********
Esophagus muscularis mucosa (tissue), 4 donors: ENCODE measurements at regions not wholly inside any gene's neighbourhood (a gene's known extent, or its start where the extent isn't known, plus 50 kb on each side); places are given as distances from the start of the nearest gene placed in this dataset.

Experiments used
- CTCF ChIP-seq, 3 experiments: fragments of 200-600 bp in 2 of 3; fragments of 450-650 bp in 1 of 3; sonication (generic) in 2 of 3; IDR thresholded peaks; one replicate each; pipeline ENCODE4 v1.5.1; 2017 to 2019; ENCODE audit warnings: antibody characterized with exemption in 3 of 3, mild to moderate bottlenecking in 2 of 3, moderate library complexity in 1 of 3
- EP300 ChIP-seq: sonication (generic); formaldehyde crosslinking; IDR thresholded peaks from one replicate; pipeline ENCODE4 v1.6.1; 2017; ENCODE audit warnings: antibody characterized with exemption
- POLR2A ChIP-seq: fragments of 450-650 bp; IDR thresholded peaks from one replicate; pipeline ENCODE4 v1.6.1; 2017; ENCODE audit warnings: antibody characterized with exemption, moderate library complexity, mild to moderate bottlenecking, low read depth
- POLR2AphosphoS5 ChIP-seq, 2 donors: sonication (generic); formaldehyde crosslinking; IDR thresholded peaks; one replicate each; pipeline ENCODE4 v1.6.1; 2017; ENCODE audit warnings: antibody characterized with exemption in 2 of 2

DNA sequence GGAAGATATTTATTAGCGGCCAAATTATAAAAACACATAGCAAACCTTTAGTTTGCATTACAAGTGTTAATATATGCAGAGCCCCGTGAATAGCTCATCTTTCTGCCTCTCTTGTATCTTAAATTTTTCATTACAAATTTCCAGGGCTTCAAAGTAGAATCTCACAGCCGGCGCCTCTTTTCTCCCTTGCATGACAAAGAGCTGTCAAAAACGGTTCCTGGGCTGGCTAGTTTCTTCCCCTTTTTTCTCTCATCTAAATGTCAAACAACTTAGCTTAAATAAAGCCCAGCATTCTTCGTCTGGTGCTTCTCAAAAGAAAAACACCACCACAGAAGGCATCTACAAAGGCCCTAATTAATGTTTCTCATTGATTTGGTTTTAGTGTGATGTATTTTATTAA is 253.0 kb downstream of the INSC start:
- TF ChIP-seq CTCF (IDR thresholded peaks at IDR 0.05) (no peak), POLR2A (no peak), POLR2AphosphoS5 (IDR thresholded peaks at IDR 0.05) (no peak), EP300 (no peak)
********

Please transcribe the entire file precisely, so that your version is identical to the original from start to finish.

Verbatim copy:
Esophagus muscularis mucosa (tissue), 4 donors: ENCODE measurements at regions not wholly inside any gene's neighbourhood (a gene's known extent, or its start where the extent isn't known, plus 50 kb on each side); places are given as distances from the start of the nearest gene placed in this dataset.

Experiments used
- CTCF ChIP-seq, 3 experiments: fragments of 200-600 bp in 2 of 3; fragments of 450-650 bp in 1 of 3; sonication (generic) in 2 of 3; IDR thresholded peaks; one replicate each; pipeline ENCODE4 v1.5.1; 2017 to 2019; ENCODE audit warnings: antibody characterized with exemption in 3 of 3, mild to moderate bottlenecking in 2 of 3, moderate library complexity in 1 of 3
- EP300 ChIP-seq: sonication (generic); formaldehyde crosslinking; IDR thresholded peaks from one replicate; pipeline ENCODE4 v1.6.1; 2017; ENCODE audit warnings: antibody characterized with exemption
- POLR2A ChIP-seq: fragments of 450-650 bp; IDR thresholded peaks from one replicate; pipeline ENCODE4 v1.6.1; 2017; ENCODE audit warnings: antibody characterized with exemption, moderate library complexity, mild to moderate bottlenecking, low read depth
- POLR2AphosphoS5 ChIP-seq, 2 donors: sonication (generic); formaldehyde crosslinking; IDR thresholded peaks; one replicate each; pipeline ENCODE4 v1.6.1; 2017; ENCODE audit warnings: antibody characterized with exemption in 2 of 2

DNA sequence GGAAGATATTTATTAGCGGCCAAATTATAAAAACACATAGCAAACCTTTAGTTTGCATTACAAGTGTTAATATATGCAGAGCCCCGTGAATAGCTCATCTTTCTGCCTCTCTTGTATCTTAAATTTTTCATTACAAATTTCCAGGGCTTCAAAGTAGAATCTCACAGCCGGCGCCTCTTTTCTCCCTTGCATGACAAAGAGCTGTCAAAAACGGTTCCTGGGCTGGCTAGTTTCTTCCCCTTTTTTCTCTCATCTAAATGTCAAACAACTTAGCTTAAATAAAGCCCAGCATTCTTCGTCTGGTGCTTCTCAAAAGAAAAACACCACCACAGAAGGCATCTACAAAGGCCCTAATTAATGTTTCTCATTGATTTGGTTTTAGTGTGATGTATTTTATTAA is 253.0 kb downstream of the INSC start:
- TF ChIP-seq CTCF (IDR thresholded peaks at IDR 0.05) (no peak), POLR2A (no peak), POLR2AphosphoS5 (IDR thresholded peaks at IDR 0.05) (no peak), EP300 (no peak)